The last day of the Global Summit, ILO Constituents’ Day, provided Ministers, workers’ and employers’ leaders from the ILO’s 187 member States a forum to share views on how the ILO Centenary Declaration can guide action to support recovery from the pandemic and build a better world of work.



Not sure whether to choose online or in-person school? Here's how to decide

Not sure whether to choose online or in-person school? Here’s how to decide

Struggling with whether to take the online or in-person route once school resumes?

I hear you. Most of us want our kids in brick-and-mortar schools, but still … there are concerns.

Maybe, like me, you have a spouse with an underlying condition, or you rely on a caregiver with one. Maybe you’re concerned about teachers’ health, or about the health of the wider community.

The novel coronavirus is unlikely to make most kids severely ill. But it remains unclear what role kids play in spreading COVID-19 to family members or others. Some studies suggest that attending school in-person can increase students’ likelihood of transmission; others suggest that school doesn’t play a role.

Meanwhile, there is mounting confusion over when (and how) school will restart. The Trump administration is pressuring schools to reopen fully in person, and as soon as possible.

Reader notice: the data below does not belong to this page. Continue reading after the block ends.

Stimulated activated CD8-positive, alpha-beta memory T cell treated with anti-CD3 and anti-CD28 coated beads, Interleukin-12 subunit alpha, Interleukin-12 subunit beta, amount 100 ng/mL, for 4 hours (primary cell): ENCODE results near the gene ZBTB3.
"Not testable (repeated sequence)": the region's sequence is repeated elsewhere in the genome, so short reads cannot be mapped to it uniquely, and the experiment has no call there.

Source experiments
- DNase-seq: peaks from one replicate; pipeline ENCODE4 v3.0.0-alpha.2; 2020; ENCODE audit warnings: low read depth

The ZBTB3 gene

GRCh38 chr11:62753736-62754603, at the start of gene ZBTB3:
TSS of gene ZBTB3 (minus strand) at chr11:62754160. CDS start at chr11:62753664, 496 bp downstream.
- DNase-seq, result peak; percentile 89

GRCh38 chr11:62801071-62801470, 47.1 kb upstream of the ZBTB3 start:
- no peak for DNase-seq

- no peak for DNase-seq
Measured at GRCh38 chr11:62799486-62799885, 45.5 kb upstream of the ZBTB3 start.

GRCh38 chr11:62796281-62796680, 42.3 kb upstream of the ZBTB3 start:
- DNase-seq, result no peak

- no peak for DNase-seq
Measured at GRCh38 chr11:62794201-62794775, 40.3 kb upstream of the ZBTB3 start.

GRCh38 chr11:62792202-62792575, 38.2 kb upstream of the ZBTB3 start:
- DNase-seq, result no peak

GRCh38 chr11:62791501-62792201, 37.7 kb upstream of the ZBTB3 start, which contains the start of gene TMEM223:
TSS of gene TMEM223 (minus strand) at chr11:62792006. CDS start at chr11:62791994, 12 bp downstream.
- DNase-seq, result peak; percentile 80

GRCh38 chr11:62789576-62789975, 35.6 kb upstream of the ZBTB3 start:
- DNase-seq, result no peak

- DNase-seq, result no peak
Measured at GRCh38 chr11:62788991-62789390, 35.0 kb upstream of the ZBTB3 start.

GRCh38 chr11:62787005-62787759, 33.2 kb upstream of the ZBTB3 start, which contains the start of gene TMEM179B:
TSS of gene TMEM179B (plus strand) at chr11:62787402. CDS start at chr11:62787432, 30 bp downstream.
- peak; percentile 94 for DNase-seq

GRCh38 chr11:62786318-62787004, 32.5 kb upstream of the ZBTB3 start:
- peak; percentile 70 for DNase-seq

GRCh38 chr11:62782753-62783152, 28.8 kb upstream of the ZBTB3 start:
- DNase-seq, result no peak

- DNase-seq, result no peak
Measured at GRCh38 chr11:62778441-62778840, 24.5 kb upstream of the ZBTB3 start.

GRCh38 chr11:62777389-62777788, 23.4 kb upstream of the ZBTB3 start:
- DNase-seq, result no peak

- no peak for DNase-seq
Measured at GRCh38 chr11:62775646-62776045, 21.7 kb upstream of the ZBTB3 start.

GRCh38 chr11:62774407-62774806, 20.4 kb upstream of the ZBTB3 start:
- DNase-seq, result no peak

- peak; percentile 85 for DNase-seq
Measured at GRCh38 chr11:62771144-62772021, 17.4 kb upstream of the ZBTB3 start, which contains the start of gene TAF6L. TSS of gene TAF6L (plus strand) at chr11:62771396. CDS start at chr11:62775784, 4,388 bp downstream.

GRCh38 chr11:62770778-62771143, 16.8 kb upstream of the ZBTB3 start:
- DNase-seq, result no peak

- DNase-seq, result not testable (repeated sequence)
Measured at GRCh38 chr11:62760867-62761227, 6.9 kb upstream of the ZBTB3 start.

Arizona has pushed back the start of in-person learning until Aug. 17, though more than 60 school board members are asking the state to delay that until October.

A few schools, like Phoenix Union and Alhambra, are offering only remote learning for the first quarter. But nearly all others – be they urban or rural, district or charter – are asking parents to choose between two learning options.

Some districts even have three: full-time in-person learning, full-time remote learning, and a hybrid model that splits students’ time between the two.

What will daily life look like for kids under these options? Good question. Many of the finer details have yet to be determined.

Yet many schools have set deadlines to choose one (and understandably so – they need to allocate staff for each), leaving many parents bewildered and stressed out about what to do.